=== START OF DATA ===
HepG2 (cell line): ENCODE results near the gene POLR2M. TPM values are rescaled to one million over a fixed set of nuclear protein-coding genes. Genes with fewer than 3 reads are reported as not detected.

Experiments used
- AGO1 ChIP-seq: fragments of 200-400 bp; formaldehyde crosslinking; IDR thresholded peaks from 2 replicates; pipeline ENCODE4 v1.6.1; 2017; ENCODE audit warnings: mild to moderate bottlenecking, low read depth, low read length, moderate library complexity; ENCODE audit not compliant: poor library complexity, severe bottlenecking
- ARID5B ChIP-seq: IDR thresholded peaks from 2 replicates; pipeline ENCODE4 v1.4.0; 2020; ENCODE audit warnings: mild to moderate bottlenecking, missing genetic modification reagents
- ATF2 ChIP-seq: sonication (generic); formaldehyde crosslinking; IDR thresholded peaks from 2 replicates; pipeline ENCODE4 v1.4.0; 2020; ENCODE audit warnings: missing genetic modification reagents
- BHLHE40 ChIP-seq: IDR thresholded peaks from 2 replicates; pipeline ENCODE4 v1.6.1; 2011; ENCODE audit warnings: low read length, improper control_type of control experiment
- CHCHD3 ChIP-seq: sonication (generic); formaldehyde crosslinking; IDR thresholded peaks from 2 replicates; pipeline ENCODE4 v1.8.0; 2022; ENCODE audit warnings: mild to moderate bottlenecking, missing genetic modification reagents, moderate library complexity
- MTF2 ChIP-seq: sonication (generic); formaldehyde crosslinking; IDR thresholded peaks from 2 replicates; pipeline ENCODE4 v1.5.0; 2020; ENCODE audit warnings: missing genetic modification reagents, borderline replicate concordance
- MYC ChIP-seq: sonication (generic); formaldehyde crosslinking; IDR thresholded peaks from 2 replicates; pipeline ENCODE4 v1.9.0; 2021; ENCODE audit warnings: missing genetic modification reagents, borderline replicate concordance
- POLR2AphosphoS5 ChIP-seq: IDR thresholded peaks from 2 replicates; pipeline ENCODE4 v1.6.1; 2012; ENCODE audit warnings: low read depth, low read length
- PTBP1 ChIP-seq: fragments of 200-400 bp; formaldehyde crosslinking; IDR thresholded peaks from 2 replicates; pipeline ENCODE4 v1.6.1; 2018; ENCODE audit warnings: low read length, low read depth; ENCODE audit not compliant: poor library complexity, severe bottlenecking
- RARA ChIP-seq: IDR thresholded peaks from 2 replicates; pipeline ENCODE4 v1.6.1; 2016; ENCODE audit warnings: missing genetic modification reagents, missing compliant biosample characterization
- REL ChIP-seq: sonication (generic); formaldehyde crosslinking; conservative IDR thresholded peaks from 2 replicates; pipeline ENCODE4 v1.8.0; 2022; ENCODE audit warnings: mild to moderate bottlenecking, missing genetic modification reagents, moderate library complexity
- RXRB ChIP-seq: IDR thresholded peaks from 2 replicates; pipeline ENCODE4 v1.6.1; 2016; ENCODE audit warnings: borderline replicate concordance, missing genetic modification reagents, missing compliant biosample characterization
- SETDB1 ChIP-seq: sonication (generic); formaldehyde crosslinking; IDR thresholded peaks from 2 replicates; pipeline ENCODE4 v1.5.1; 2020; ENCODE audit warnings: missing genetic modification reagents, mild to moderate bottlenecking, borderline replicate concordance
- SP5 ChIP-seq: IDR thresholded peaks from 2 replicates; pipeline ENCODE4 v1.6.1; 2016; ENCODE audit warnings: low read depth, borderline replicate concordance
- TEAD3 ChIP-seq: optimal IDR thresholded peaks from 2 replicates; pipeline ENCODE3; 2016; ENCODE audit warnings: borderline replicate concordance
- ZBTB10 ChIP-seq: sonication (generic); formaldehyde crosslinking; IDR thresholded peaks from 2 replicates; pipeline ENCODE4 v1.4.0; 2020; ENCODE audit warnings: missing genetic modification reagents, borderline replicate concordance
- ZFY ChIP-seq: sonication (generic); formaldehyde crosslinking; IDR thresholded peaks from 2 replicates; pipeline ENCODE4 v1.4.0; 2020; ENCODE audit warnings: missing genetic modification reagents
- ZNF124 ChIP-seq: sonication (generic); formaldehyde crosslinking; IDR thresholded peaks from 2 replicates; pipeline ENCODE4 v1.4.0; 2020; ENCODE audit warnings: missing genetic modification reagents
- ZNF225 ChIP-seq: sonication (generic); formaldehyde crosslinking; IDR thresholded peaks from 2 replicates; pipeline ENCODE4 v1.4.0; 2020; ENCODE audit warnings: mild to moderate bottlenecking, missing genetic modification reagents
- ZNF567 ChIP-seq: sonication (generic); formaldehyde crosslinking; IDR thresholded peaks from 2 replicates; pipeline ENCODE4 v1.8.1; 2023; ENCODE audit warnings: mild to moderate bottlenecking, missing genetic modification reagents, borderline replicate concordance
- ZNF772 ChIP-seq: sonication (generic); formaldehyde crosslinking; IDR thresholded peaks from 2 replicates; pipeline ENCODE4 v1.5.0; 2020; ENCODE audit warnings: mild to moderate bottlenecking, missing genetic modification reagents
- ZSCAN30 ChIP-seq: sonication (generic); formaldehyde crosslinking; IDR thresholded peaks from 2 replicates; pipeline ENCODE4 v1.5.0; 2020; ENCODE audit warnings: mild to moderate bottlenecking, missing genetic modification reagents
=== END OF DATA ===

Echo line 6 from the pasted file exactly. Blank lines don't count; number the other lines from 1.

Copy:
- BHLHE40 ChIP-seq: IDR thresholded peaks from 2 replicates; pipeline ENCODE4 v1.6.1; 2011; ENCODE audit warnings: low read length, improper control_type of control experiment